Aidan Hutchinson made a phenomenal play on his second interception of the season, when he dropped into coverage on a zone blitz. Hutchinson also recovered a fumble, and Cominsky had a sack on the final play of the first half after a good rush by Julian Okwara. McNeill and Isaiah Buggs led a standout performance against the run as the Lions held Barkley to 22 yards on 15 carries. Grade: A
Barkley had a long gain Sunday of 4 yards as the Lions’ linebackers — really, their entire back seven — did a good job filling holes and crashing to the football. Derrick Barnes saw extended playing time as the Lions’ second linebacker, ahead of Malcolm Rodriguez in some packages, and finished with six tackles, while Alex Anzalone had two quarterback hits and five tackles. Rodriguez took half a false step inside when he just missed stopping Matt Breida on a fourth-and-1 jet sweep, and as fair a tradeoff as it was for ganging up to shutdown Barkley, the unit was victimized on some of the Giants’ short passing game. Grade: A
The Lions’ secondary forced two of New York’s three turnovers Sunday. Kerby Joseph picked off an errant Daniel Jones pass in the second half and Will Harris forced a fumble with a textbook hit on Isaiah Hodgkins. The unit had some struggles in coverage.
Jerry Jacobs had a hard time on crossing routes and may have gotten away with pass interference on his third-and-5 pass defense late in the first half. Mike Hughes got beat for a 24-yard gain by Darius Slayton on third-and-4 in the third quarter, and Harris knocked Jeff Okudah out of the game when the two collided in coverage over the middle. DeShon Elliott led the Lions with eight tackles and teamed with Buggs to make a nice stop on an option toss to Barkley for no gain in the second half. Grade: B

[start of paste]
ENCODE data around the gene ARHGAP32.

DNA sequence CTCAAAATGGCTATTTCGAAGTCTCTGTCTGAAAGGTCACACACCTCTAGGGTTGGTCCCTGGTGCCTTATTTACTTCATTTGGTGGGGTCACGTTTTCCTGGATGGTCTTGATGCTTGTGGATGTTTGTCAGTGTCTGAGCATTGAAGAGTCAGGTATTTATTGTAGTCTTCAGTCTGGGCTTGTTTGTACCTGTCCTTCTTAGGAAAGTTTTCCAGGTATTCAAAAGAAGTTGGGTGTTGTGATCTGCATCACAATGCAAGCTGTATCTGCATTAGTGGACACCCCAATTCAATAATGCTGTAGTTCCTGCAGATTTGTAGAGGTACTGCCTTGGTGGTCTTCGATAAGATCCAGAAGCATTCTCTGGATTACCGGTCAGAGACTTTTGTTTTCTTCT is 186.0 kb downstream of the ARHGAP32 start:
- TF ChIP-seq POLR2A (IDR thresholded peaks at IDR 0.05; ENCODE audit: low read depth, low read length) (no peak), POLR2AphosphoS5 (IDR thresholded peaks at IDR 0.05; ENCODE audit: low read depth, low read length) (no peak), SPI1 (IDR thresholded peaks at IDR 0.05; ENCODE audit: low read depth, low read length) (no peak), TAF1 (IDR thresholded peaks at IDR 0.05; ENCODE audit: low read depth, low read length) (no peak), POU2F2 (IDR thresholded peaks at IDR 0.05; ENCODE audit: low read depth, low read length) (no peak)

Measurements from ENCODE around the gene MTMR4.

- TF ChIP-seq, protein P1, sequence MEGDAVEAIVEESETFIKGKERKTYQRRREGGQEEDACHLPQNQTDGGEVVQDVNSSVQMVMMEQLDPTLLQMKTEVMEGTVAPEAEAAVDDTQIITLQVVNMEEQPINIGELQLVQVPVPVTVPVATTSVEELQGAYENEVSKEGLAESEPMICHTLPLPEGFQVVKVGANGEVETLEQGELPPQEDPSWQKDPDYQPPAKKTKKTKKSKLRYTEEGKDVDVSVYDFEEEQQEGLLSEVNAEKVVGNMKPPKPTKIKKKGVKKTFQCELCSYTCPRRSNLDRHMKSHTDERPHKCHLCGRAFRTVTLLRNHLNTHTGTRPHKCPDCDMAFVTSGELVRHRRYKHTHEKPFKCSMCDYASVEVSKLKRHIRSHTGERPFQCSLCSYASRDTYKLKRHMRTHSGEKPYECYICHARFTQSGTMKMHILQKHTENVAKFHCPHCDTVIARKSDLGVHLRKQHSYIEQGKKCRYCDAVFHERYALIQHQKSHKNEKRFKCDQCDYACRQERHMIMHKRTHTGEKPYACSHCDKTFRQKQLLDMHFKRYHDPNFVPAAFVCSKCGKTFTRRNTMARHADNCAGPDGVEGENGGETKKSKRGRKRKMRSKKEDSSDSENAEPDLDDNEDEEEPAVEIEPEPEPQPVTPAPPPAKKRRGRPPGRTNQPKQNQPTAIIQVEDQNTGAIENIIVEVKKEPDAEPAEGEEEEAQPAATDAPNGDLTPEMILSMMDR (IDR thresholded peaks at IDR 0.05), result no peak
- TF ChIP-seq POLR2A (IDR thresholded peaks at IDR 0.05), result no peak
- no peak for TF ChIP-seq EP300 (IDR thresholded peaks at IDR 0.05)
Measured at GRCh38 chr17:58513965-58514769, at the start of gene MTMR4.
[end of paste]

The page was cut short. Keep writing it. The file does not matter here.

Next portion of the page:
The Lions played one of their best games of the season on special teams Sunday. Cominsky blocked the extra point after the Giants’ first touchdown, St. Brown recovered an onside kick in the fourth quarter and Jack Fox punted well after being called out by special teams coordinator Dave Fipp on Thursday. Fox had one touchback, but he boomed punts of 57 and 63 yards into the wind in the second quarter. Jackson’s 36-yard kick return came after he bobbled a snap, and the Lions were solid on kick and punt coverage. Grade: A
Dan Campbell praised his coordinators for putting together great gameplans Sunday and it’s hard to argue with that assessment. Aaron Glenn’s defense suffocated Barkley and the Giants’ third-ranked rushing attack and his decision to drop Hutchinson into coverage on his interception was a timely changeup that paid off. Offensively, Ben Johnson continues to draw up creative ways to get his best players open. The Lions had little trouble moving the ball despite the windy conditions and while still being shorthanded at receiver.
I was not a fan of Campbell’s decision to decline two penalties Sunday, especially the holding penalty on a 2-yard run on second-and-9 after the Giants had converted a fourth down earlier on their possession. Campbell said wanted to ensure the Giants had tough passing situations on third down, but both decisions backfired after New York conversions. Still, Campbell has his team believing it can win, and the Lions played their best all-around game of the season Sunday. Grade: A